GREEN BAY, Wis. — It was widely regarded as the best offensive line that the Green Bay Packers have had in Aaron Rodgers’ time as starting quarterback. But one of the key pieces of this season’s offensive line, right tackle Bryan Bulaga, is six weeks away from unrestricted free agency.
Bulaga, the Packers’ 2010 first-round pick, is coming off a productive season in which he was rated by ProFootballFocus as the NFL’s second-best pass-blocking right tackle. Overall, Bulaga was rated fourth among right tackles.
Bulaga was also healthy for almost the entire 2014 season, missing only the Week 2 game with a knee injury. Ending a season with a clean bill of health has been a rarity for Bulaga, who was out all of 2013 with a torn ACL and had to sit out the final seven games of 2012 with a hip injury.
With the combination of his recent health and positive production, Bulaga could be in demand if he reaches the open market in free agency.
"If it was up to me, everyone would love to stay where they were drafted," Bulaga said. "Everyone wants to be where they first came in and started to contribute. But we just have to see what happens."
After starting 33 regular-season games in his first three years at right tackle, Bulaga switched to left tackle entering training camp in 2013. But the knee injury he suffered during the Family Night scrimmage brought then-rookie David Bakhtiari into that job, a spot where Bakhtiari has since done very well. That sent Bulaga back to right tackle this past season, and he thrived there.
"It’s been a hell of a ride, man," Bulaga said of his first five NFL seasons. "It’s been fun. I’ve enjoyed it. The guys that I’ve been with, my teammates, I love these guys. It’s been fun. It’s a top class organization. The fans are fantastic. But it’s the relationships you build in this locker room that’s special."
One factor working in the Packers’ favor of retaining Bulaga at an affordable salary is that his career has really settled in at right tackle. The difference in earning power between a left and right tackle is significant.
If Green Bay makes Bulaga the league’s highest-paid right tackle this offseason, it would mean giving him more than what the Indianapolis Colts gave right tackle Gosder Cherilus (five years, $35 million, $15.5 million guaranteed). That deal was signed before the 2013 season. That same offseason, the San Francisco 49ers re-signed their right tackle, Anthony Davis, to a five-year, $33 million extension ($8.38 million guaranteed). Davis is currently the NFL’s second-highest paid right tackle.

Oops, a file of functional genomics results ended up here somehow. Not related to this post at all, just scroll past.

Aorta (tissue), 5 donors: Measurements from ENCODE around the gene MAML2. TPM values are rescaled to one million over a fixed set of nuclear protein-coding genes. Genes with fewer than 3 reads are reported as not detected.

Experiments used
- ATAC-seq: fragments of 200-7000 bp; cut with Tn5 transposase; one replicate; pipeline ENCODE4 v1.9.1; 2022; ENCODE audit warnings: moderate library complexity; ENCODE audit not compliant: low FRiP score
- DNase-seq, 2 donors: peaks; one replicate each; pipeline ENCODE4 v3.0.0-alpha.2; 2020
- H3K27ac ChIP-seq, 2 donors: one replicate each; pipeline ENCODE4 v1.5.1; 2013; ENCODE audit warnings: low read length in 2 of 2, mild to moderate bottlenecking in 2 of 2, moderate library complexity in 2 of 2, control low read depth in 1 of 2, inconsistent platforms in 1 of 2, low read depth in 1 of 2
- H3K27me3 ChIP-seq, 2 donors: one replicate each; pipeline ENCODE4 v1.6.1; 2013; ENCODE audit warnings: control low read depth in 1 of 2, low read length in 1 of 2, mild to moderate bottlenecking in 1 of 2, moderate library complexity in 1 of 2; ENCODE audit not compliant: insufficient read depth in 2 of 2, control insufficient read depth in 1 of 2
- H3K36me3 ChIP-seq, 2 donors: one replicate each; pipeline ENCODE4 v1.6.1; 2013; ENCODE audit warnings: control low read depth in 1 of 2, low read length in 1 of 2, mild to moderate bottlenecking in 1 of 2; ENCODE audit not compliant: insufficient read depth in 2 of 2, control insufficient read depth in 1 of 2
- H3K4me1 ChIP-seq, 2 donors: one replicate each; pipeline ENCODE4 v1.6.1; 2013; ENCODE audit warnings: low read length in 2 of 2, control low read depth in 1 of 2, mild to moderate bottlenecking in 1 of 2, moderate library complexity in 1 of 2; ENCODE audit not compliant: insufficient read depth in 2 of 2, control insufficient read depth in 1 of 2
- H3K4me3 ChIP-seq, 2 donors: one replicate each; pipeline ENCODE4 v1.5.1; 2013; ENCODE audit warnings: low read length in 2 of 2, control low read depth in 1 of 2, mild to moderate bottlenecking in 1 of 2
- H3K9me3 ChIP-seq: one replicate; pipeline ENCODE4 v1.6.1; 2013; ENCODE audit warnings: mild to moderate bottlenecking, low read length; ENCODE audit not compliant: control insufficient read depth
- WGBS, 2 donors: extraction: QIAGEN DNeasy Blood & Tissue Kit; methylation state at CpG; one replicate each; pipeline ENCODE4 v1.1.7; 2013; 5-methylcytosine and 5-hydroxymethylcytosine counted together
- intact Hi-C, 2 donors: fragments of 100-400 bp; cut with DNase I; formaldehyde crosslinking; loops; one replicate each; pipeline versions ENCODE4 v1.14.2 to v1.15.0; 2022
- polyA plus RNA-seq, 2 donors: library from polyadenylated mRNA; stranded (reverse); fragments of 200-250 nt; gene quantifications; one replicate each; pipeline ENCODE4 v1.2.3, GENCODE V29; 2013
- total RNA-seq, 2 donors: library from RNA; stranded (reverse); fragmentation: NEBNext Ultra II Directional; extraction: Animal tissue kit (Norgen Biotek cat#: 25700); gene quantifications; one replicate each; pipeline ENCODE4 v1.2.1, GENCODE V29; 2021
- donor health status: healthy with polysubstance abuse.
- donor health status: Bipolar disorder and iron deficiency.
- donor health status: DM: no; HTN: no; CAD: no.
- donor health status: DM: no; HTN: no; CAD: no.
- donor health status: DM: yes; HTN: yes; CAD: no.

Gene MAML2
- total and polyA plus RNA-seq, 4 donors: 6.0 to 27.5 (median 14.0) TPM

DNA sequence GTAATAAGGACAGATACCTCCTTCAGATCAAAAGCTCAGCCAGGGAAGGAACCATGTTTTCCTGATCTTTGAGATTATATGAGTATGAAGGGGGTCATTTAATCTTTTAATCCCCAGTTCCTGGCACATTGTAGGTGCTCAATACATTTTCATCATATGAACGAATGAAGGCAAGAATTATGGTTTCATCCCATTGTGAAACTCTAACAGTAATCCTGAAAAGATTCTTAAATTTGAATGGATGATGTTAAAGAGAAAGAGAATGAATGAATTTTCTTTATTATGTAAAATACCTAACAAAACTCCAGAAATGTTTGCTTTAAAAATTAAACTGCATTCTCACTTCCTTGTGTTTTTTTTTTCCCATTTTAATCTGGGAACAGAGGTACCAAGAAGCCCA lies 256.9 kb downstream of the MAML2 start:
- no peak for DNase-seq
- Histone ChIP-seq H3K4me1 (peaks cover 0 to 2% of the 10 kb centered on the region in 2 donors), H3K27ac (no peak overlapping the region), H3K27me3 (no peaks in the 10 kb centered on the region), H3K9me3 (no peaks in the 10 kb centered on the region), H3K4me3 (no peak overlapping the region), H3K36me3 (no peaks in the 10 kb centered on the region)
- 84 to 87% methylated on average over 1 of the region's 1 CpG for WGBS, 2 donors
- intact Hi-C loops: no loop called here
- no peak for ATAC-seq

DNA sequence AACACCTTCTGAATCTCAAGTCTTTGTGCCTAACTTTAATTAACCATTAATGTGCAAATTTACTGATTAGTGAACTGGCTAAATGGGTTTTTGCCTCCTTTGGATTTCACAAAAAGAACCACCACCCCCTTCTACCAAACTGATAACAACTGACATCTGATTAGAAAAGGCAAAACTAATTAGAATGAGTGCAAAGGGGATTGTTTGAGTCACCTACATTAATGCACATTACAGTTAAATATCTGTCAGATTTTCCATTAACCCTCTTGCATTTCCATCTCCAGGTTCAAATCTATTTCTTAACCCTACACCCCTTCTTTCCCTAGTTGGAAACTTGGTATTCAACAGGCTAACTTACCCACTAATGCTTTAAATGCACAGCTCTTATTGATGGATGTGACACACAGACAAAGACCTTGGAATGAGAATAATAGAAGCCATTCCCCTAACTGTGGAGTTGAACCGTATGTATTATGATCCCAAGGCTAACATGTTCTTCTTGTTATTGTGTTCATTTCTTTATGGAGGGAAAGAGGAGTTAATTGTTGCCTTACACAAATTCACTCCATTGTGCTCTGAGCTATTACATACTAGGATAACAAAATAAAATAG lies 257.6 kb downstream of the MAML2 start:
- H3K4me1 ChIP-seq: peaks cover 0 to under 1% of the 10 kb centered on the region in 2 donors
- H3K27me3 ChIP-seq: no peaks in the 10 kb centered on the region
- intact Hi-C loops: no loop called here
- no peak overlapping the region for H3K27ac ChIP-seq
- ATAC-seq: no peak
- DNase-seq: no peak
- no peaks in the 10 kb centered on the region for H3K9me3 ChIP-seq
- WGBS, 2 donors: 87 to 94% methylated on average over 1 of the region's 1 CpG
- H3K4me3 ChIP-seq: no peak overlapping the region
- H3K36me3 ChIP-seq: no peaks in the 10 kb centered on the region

By comparison, the guaranteed portion of Cherilus’ contract would have him as the 14th-highest paid left tackle in the league. That’s how much more money left tackles are worth than right tackles, and that should make the Packers’ possible efforts to re-sign Bulaga more cap-friendly for the team.
"I love playing next to T.J. (Lang) and all these guys," Bulaga said. "All these guys are really close friends, our families are really close. You’d love to keep a good thing together. That’s just the way it is.
"But this is a business and we just have to see what happens."
Bulaga added, "That’s not really my decision . . . at this point, it’s out of my hands."
Breaking up an offensive line that Rodgers and head coach Mike McCarthy think so highly of doesn’t seem like a good idea. Bulaga obviously only represents one-fifth of that offensive line, but it’s not always as easy as just plugging in someone new and getting similar results.
Without Bulaga, Green Bay could use JC Tretter as its new right tackle. Or, the Packers could retain restricted free agent Don Barclay and make him the starter again like he was in 2013. Green Bay could also look to the draft and spend one of its earlier picks on an offensive tackle. Aside from Bulaga, Green Bay’s starting offensive line is made up of three fourth-round picks (Lang, Bakhtiari and Josh Sitton) and one fifth-round pick (Corey Linsley). So, history shows that even a mid-round pick in the 2015 draft could become the fifth starter and eventually find success with this group of linemen.
Sitton wasn’t directly referring to Bulaga, but he was pessimistic at the end of the season that the Packers could retain their key free agents (of which Bulaga and Randall Cobb lead the list) and get back to being as good of an overall team as Green Bay was in 2014.
"There’s going to be a lot of people who aren’t going to be on the team — a lot of people we can’t pay," Sitton said. "This team, I don’t think we can be this good for a while. It’s going to be tough, anyway."
But if general manager Ted Thompson views Bulaga as one of the NFL’s five-best right tackles and is willing and able to pay him as such, it will likely take somewhere in the range of four-to-five years at an average of $6.5 million per season with about $9 million guaranteed.
"I can’t predict the future," Bulaga said. "We’ll just have to wait and see what happens."